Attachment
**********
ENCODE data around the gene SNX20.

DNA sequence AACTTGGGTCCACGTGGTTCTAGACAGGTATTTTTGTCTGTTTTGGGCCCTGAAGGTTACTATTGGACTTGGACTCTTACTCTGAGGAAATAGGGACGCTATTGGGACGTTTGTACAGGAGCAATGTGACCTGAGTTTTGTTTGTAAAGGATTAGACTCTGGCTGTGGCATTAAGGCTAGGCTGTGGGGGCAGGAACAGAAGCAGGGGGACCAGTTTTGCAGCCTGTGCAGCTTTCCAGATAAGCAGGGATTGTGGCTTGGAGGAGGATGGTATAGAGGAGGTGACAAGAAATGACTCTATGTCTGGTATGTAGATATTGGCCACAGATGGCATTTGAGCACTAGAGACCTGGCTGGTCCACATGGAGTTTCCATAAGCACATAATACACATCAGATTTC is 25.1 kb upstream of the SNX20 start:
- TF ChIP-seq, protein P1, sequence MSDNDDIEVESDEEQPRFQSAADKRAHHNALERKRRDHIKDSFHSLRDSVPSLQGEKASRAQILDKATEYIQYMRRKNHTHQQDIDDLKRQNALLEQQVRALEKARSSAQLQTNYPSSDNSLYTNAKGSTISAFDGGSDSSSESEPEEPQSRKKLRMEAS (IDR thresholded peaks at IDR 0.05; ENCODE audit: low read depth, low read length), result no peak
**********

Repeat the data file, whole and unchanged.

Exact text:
ENCODE data around the gene SNX20.

DNA sequence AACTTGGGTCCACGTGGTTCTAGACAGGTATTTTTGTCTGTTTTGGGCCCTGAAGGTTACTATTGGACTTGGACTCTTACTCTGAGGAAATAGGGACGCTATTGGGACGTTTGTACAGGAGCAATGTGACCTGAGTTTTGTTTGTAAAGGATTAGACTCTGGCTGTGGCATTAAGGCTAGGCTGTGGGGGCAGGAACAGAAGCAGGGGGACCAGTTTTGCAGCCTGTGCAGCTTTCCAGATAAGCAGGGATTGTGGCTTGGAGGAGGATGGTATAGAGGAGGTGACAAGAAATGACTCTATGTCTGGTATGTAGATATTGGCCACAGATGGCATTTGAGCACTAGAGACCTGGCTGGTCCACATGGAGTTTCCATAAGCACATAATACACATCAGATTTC is 25.1 kb upstream of the SNX20 start:
- TF ChIP-seq, protein P1, sequence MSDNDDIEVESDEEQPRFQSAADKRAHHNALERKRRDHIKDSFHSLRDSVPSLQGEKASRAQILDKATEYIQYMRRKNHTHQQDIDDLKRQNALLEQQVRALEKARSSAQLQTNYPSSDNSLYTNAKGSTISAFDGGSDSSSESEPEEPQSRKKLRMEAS (IDR thresholded peaks at IDR 0.05; ENCODE audit: low read depth, low read length), result no peak